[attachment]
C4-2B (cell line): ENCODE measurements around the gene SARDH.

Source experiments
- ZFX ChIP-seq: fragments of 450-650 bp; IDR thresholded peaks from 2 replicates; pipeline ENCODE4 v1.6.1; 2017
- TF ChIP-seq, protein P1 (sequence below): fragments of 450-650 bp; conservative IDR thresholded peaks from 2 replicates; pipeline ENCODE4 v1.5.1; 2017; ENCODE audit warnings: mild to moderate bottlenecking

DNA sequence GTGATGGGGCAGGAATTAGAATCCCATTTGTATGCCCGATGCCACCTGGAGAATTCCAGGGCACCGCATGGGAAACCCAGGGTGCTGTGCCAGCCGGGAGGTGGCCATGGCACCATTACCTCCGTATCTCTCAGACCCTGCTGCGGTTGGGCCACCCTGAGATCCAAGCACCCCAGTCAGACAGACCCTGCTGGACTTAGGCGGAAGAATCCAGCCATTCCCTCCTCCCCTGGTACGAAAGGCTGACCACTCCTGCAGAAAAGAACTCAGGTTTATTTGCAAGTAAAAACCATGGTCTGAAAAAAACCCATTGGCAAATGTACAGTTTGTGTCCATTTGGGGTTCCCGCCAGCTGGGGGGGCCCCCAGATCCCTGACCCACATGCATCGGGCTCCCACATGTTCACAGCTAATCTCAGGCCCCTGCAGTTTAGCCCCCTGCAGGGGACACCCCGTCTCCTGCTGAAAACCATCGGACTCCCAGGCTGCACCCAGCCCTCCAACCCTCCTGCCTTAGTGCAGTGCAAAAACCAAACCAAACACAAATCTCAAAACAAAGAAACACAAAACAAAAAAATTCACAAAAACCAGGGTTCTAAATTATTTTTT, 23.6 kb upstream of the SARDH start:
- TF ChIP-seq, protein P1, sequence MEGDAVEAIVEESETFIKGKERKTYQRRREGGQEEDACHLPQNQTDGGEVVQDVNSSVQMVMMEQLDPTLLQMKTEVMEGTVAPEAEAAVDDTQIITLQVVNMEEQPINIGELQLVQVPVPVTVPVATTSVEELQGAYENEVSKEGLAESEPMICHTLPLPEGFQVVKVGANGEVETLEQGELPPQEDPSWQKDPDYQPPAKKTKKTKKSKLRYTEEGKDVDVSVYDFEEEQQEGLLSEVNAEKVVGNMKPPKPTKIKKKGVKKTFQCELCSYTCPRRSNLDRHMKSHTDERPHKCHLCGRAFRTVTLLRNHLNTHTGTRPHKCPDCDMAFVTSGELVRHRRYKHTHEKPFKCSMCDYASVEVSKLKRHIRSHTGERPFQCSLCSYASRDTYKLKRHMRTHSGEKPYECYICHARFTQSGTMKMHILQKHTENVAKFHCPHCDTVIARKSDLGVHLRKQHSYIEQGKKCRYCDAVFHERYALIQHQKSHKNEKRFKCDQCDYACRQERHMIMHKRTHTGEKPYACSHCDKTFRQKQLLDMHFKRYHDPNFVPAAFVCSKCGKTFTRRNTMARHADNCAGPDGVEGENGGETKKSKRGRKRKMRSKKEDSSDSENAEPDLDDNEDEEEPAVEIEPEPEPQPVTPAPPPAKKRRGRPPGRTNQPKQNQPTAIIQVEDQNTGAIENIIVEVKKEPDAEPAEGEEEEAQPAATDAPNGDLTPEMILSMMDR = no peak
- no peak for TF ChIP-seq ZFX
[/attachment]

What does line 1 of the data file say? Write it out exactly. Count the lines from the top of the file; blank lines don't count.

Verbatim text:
C4-2B (cell line): ENCODE measurements around the gene SARDH.